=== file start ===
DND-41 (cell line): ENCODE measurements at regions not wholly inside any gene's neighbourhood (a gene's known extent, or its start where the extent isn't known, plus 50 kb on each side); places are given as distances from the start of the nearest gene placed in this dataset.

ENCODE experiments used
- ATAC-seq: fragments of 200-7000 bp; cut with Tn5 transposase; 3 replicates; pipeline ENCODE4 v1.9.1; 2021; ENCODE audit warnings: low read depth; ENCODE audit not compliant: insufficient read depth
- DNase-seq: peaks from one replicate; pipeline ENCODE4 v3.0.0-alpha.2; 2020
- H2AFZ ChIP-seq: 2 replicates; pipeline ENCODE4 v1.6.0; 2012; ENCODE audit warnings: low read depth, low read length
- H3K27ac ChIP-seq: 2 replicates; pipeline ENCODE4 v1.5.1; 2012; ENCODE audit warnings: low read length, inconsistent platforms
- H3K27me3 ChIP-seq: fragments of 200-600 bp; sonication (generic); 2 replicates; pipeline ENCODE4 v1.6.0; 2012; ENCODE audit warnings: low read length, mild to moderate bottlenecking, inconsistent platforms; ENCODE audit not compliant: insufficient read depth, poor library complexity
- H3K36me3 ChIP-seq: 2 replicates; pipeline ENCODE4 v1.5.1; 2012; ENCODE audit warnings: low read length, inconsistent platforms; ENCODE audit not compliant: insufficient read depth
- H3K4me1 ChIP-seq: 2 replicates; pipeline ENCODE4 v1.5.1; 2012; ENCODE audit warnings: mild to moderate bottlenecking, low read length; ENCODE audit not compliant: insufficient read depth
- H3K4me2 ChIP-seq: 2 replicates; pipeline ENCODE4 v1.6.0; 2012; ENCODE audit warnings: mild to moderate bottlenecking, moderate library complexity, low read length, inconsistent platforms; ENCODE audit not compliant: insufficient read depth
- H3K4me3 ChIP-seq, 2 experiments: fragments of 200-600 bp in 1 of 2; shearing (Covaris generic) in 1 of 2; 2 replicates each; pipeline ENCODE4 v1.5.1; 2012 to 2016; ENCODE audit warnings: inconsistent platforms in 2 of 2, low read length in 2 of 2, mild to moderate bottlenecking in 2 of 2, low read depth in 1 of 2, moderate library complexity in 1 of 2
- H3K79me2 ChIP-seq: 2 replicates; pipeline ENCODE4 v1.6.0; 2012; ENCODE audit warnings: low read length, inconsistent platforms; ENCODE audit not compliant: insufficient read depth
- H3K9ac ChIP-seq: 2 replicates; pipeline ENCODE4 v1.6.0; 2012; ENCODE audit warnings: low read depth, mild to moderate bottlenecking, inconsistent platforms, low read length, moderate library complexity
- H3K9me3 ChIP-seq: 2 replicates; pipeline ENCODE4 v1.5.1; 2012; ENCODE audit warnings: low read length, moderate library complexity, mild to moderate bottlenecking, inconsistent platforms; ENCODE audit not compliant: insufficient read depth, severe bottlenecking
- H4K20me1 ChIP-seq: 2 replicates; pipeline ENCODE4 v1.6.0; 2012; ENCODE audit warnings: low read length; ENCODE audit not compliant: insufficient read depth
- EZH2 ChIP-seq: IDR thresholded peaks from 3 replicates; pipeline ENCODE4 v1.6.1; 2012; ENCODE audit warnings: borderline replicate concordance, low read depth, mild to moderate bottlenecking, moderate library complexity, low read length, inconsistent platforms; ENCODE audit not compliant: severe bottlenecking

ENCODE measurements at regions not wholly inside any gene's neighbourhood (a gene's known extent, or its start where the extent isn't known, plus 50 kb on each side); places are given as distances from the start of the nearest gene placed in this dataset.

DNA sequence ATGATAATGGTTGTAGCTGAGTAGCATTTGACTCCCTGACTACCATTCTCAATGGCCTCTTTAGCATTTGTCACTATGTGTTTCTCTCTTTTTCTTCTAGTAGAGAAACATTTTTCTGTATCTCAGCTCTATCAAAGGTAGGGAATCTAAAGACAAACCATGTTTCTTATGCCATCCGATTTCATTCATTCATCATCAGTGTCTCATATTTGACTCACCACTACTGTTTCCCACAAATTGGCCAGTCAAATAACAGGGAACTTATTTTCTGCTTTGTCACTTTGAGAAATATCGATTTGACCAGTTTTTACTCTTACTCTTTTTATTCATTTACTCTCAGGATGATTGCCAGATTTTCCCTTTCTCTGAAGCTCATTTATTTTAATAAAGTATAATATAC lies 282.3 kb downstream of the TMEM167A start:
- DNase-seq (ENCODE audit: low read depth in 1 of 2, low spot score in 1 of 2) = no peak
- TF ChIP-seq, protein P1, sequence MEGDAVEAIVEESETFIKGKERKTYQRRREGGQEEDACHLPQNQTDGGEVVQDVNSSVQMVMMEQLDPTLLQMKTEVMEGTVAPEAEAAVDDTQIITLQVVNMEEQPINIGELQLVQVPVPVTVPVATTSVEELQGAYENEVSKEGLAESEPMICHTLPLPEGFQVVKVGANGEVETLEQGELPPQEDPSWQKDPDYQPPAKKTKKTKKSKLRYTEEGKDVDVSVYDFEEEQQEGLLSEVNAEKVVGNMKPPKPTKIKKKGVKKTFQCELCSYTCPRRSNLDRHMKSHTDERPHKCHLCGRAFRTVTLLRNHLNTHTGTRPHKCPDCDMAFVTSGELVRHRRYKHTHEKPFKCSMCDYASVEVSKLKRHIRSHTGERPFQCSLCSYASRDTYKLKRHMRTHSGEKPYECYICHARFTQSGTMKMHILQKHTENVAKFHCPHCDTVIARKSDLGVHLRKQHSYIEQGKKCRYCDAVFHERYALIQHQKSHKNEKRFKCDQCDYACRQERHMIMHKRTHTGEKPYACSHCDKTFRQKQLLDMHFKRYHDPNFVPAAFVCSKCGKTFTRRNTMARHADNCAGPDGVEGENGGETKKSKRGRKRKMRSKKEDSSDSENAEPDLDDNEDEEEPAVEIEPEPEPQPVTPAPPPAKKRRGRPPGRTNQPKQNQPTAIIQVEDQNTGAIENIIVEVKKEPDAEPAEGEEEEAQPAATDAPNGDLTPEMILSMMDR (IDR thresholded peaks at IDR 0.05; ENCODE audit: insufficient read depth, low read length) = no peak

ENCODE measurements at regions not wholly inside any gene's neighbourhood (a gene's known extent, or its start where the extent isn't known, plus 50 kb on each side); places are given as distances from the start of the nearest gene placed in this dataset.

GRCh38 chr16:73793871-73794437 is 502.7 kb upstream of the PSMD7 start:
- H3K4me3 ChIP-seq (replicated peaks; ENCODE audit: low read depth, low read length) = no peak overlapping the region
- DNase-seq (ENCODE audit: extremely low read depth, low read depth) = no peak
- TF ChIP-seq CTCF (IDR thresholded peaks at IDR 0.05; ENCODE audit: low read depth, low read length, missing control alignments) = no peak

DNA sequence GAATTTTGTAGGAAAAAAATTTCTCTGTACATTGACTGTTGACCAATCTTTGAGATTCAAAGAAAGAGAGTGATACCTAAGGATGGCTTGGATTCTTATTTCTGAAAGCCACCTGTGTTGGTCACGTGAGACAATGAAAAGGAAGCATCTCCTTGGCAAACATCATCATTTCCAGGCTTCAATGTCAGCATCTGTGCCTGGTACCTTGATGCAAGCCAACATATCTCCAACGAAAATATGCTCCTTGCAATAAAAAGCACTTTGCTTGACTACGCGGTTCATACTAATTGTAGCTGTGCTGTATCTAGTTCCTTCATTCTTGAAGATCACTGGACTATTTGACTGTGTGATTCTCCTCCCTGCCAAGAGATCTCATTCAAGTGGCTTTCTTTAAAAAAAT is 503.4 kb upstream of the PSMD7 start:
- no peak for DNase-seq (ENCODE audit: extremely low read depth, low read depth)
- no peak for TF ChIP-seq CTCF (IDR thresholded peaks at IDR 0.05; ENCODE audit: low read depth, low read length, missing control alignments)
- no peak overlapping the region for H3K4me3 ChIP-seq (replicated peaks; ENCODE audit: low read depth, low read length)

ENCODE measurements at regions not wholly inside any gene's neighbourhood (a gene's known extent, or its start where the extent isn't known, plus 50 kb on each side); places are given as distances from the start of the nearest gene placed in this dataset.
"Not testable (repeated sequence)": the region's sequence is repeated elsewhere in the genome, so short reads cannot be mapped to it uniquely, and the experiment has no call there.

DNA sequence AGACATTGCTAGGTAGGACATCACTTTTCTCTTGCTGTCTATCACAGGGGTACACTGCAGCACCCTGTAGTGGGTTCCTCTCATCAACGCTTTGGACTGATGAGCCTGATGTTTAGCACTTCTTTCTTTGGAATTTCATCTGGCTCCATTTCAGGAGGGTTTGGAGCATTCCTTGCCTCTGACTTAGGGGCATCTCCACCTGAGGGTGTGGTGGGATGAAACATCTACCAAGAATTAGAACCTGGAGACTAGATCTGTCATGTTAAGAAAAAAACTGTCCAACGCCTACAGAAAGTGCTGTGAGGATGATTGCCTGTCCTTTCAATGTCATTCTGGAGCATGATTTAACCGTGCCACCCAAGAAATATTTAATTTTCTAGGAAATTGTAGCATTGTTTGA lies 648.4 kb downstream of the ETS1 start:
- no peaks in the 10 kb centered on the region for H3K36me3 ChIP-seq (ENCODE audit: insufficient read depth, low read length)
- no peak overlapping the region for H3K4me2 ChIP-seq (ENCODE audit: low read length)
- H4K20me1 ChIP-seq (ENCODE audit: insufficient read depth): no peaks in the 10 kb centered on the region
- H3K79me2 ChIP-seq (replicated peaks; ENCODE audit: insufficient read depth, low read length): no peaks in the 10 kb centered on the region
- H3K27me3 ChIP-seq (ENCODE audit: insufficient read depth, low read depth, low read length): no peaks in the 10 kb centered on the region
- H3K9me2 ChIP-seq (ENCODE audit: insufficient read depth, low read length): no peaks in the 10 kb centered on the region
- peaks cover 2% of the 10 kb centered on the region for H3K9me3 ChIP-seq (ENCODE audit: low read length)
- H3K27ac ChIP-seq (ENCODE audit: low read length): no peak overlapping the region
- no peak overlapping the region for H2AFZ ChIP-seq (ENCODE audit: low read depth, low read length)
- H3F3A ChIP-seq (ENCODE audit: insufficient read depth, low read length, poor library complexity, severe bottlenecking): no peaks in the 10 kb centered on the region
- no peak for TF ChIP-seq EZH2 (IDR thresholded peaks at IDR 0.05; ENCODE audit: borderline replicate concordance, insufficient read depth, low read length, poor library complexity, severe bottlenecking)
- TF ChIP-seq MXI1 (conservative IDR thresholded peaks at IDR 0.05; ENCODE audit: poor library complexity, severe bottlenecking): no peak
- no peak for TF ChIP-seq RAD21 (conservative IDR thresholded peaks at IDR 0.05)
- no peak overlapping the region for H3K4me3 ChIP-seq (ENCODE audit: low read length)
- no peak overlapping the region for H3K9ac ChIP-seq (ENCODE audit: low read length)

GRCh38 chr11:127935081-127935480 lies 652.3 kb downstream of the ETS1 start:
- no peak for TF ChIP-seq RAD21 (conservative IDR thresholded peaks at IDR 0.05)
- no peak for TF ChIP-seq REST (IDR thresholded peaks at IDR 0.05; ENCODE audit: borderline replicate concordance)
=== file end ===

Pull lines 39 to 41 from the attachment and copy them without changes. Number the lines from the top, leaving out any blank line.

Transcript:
- peaks cover 2% of the 10 kb centered on the region for H3K9me3 ChIP-seq (ENCODE audit: low read length)
- H3K27ac ChIP-seq (ENCODE audit: low read length): no peak overlapping the region
- no peak overlapping the region for H2AFZ ChIP-seq (ENCODE audit: low read depth, low read length)